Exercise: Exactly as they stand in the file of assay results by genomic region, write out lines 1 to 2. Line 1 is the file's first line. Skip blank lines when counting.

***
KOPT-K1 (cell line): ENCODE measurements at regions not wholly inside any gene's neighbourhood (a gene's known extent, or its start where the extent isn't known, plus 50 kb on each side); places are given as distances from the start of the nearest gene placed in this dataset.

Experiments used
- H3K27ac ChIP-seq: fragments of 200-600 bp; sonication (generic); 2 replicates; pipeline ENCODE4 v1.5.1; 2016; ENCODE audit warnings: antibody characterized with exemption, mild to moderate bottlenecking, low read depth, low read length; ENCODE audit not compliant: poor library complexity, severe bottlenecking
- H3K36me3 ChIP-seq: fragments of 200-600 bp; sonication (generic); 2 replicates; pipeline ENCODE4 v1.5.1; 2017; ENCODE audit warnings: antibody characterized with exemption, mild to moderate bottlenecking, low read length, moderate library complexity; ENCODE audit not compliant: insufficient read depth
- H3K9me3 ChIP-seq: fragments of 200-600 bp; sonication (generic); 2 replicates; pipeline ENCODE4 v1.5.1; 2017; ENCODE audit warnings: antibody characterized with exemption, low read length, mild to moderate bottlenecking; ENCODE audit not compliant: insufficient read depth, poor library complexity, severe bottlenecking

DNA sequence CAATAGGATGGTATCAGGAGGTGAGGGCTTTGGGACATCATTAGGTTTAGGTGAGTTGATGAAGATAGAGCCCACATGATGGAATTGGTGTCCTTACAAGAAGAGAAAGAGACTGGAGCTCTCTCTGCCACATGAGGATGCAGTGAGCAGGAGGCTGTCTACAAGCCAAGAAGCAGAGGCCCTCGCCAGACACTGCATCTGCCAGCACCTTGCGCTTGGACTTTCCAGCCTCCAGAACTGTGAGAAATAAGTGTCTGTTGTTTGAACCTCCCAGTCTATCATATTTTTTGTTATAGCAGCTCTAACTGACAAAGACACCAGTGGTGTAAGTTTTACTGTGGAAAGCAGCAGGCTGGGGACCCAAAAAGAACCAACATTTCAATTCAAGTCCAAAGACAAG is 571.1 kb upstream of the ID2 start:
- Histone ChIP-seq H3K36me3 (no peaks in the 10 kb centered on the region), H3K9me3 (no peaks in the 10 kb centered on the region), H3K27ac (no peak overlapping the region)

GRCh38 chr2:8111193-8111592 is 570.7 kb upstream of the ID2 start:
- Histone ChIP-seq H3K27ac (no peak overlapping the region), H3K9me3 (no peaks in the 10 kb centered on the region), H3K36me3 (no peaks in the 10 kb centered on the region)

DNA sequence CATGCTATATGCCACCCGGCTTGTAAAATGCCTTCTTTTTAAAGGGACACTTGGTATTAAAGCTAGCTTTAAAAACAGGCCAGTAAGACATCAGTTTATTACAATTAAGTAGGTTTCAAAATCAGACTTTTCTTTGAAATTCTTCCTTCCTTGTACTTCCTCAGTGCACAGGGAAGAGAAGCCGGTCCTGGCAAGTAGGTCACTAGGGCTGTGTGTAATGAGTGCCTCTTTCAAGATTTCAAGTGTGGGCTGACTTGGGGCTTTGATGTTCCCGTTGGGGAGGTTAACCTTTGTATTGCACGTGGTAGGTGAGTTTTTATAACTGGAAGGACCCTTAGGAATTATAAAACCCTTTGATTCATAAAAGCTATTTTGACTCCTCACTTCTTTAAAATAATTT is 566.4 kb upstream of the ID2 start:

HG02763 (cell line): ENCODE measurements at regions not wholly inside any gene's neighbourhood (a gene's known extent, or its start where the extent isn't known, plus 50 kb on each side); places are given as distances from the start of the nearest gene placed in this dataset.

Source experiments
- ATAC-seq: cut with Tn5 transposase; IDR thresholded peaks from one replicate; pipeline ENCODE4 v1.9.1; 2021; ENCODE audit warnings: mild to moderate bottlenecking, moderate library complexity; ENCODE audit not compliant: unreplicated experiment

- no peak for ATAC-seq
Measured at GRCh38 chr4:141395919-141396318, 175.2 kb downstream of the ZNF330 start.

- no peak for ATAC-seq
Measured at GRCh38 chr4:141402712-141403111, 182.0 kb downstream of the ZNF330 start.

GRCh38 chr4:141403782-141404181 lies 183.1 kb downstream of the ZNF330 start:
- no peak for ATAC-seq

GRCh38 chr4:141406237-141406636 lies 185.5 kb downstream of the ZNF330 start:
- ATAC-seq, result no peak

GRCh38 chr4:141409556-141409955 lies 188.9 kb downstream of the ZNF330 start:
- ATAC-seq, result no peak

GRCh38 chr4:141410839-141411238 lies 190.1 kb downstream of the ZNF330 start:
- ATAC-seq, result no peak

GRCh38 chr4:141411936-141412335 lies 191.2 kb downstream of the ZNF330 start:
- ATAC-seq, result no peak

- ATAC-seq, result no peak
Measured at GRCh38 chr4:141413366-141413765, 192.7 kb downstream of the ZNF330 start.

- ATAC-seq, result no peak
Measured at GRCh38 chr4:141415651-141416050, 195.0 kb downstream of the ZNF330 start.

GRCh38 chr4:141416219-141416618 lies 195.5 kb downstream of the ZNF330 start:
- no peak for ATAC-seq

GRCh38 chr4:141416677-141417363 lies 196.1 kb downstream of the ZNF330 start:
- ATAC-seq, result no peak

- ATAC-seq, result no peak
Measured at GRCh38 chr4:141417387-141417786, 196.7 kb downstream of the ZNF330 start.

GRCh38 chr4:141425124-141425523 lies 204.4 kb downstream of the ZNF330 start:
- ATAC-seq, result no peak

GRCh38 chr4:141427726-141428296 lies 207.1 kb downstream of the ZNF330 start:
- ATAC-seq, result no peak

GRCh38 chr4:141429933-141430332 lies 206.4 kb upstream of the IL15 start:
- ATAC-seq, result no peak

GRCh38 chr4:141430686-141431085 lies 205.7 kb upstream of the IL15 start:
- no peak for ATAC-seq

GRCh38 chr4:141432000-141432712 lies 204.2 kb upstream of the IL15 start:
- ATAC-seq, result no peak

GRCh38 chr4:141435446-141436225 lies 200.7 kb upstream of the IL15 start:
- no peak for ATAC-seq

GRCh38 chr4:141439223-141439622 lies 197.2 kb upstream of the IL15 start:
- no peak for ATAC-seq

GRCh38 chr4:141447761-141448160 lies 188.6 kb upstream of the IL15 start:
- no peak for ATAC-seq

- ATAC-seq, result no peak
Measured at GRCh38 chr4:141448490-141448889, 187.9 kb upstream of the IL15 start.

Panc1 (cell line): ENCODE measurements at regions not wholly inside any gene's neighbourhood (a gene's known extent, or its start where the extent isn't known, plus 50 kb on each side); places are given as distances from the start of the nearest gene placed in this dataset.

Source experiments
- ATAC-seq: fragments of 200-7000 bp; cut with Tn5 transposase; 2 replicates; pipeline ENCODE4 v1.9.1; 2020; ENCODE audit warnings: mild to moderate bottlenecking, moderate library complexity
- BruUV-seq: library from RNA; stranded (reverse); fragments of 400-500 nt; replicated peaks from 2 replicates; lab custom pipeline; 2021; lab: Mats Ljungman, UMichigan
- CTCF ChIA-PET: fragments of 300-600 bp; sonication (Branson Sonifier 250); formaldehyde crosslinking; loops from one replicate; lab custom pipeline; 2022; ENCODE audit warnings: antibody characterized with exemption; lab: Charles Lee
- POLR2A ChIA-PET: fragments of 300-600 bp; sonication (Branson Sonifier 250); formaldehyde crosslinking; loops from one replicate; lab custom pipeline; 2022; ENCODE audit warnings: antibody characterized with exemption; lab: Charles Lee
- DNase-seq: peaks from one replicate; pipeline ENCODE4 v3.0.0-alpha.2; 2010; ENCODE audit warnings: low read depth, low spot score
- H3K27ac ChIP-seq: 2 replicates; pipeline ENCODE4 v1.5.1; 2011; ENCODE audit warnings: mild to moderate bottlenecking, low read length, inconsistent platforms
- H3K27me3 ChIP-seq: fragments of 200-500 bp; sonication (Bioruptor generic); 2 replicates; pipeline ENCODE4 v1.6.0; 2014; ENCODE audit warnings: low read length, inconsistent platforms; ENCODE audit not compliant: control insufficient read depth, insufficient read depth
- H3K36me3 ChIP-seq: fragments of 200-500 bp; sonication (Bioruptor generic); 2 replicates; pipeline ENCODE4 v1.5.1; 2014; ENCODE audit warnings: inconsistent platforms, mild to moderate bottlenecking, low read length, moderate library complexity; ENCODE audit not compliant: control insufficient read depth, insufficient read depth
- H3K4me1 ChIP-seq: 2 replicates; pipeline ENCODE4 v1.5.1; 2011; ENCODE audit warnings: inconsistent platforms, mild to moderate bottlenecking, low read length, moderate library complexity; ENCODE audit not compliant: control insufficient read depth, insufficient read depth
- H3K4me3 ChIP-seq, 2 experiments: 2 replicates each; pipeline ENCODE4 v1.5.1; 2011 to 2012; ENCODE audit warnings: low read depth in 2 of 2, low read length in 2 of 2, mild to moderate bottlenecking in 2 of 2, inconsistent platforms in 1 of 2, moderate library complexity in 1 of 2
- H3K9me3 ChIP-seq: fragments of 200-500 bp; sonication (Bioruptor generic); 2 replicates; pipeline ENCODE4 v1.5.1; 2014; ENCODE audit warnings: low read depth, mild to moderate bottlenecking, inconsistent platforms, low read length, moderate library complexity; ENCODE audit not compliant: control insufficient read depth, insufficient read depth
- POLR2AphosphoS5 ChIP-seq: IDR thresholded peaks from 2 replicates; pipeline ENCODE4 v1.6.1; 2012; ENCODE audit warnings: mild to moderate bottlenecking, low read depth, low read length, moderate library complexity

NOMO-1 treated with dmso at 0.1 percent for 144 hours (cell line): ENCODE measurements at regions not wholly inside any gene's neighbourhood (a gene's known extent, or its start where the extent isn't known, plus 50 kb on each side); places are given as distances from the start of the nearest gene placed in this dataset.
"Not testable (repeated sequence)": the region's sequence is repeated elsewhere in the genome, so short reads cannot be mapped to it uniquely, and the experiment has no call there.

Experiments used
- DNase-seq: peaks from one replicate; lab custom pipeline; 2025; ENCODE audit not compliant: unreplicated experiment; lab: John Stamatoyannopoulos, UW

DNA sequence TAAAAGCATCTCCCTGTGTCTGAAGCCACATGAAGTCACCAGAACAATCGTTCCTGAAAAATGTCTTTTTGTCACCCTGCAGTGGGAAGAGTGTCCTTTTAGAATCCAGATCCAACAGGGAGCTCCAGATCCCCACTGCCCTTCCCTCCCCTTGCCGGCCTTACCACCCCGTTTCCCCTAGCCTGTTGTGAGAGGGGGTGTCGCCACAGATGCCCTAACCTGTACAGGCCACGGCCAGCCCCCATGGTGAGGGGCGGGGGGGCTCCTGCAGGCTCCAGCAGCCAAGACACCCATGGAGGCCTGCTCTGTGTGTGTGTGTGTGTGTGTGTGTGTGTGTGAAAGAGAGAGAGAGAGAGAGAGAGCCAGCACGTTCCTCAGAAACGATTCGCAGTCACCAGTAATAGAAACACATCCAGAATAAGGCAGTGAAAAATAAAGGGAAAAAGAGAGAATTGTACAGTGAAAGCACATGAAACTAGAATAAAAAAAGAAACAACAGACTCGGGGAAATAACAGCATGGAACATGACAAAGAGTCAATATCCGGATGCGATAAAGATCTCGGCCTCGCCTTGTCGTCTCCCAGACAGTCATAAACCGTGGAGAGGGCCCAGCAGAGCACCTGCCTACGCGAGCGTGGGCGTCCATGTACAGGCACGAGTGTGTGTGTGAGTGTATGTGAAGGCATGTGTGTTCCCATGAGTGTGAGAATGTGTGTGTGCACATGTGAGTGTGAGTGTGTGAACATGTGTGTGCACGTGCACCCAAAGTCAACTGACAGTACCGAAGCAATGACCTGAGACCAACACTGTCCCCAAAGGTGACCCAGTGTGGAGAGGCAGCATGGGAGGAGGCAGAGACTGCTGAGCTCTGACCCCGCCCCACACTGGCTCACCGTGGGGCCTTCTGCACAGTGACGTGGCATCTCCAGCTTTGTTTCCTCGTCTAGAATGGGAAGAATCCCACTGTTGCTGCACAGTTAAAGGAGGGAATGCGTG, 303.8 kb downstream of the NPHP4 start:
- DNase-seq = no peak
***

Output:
KOPT-K1 (cell line): ENCODE measurements at regions not wholly inside any gene's neighbourhood (a gene's known extent, or its start where the extent isn't known, plus 50 kb on each side); places are given as distances from the start of the nearest gene placed in this dataset.

Experiments used